goals, Relationships, self-esteem

This Is Who I Am: Remaining True to Yourself

new_years_resolutions_listIt’s resolution time! While some may be making commitments to lose weight or eat a more balanced meal, Natasha suggests working towards being more of your authentic self. While this is certainly a struggle for all people, it is not unattainable. Natasha explores how we can remain our authentic selves in a world where we are judged daily on our appearance and how we express ourselves.


natasha1This Is Who I Am: Remaining True to Yourself
By: Natasha Powell, MS

Several events of 2016 found many of us carefully crafting our responses to friends and family. Or holding back laughter at something that tickled us but may appear to an outsider as being insensitive or crude. However, what were we actually stifling or holding back? It was our authentic self. As a general rule, people are not cruel, or rude, or nasty. Some of us have unique perspectives on things that others don’t share.  Our values, belief systems, and personal experiences may be similar to some, but they are ours alone to use to navigate this world we live in. So the question is, how do we remain our authentic selves in a world where we are judged daily on our appearance and how we express ourselves? The three R’s of authenticity are respect, reflect and resolve. Using these three concepts in our daily living will help us remain true to ourselves and true to those we interact with daily.

Respect can be a two-way exchange and internally generated. When we respect ourselves, we give ourselves permission to be comfortable as we are. Respect for others is a bowinggreat defense against judgment and unjust criticisms that make us want to change who we are to “fit in” or “be liked”. Don’t get me wrong! Everyone wants to be liked and to fit in but sacrificing who you are to do it, suppresses your authentic self and ultimately delays your happiness and life satisfaction. It’s okay for you to have your thoughts and emotions. They are yours and they make up who you are at your core. At the same time, we must respect that others have the right to be their authentic selves too and that respecting their right to be, allows them to do the same with us.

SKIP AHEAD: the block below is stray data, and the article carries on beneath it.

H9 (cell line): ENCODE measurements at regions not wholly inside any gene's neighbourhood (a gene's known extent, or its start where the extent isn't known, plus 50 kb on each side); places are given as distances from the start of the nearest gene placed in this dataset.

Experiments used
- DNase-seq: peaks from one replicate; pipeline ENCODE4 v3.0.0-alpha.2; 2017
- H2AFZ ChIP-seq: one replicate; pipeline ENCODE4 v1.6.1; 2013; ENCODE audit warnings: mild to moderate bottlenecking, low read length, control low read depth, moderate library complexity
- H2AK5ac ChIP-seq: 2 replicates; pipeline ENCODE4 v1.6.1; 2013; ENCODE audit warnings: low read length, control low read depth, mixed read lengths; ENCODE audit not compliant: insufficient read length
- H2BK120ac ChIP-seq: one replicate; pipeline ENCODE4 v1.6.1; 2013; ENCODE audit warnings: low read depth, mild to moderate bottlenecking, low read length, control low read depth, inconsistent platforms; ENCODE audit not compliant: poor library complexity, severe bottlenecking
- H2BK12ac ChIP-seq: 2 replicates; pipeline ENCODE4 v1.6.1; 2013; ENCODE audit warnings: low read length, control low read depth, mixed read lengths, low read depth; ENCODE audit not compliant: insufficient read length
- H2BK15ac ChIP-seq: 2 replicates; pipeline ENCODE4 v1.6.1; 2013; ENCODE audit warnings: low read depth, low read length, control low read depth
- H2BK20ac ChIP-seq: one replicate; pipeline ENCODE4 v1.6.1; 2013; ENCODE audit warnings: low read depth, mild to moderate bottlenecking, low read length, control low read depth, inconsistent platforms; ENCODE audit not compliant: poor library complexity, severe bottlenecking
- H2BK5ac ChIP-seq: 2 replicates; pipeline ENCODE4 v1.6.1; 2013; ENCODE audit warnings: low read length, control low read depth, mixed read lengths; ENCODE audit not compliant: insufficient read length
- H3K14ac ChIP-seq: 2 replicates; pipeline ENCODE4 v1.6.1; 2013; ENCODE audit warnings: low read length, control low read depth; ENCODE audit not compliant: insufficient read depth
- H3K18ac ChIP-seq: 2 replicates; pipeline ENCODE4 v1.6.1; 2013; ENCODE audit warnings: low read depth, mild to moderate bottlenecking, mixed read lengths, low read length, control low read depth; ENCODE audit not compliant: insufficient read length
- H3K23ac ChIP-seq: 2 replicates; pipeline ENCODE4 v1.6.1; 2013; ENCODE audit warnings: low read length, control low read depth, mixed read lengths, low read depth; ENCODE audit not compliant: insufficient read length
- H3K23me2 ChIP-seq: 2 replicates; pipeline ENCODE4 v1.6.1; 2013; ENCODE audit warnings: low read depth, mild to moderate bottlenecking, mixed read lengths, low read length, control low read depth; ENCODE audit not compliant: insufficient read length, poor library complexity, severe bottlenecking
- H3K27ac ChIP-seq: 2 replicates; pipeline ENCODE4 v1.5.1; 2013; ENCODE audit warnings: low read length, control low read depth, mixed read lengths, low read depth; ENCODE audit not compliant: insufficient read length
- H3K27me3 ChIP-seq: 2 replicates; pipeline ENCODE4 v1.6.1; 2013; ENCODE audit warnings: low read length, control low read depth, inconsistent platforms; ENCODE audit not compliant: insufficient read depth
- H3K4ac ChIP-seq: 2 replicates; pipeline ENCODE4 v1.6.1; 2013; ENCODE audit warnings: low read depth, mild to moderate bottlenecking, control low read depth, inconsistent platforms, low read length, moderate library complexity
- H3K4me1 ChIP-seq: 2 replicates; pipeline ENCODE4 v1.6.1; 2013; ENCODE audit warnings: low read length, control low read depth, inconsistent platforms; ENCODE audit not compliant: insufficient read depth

We have just closed out another year. Reflecting on this past year is a good way to measure how authentic we were. How did we handle adversity? Were we successful according to our own values and belief system? In reflection, we reflectingmust be careful to continue respecting ourselves. It is very easy to reflect on how we appeared to others or what others made us feel about our thoughts and expressions. Optimal reflection means recording ‘what’ we felt during various experiences in our lives not necessarily ‘how’ we felt or why we felt it. Was what you felt truly what you wanted to feel in any given situation? Did you feel respected in your expression? The answers to these questions may help strengthen our authentic selves or seek to become more authentic. Either way, reflection is an exercise that can be implemented at any time during the upcoming year when necessary.

Resolutions have been made. Some will be kept, more will be broken, and even more
will be forgotten. However, the resolve I write about is a little different. I suggest that we huggingresolve to be ourselves…every day. We can start strengthening this resolve by saying it aloud every morning until it is one of our first thoughts of the day. Be resolute in the fact that your authentic self will make the day, the week, the month and your life satisfying. Be resolute in the thought that your authentic self will help others be authentic too. Resolve yourself to be…you. And remember: “Today you are you! That is truer than true! There is no one alive who is you-er than you!” -Dr. Seuss.

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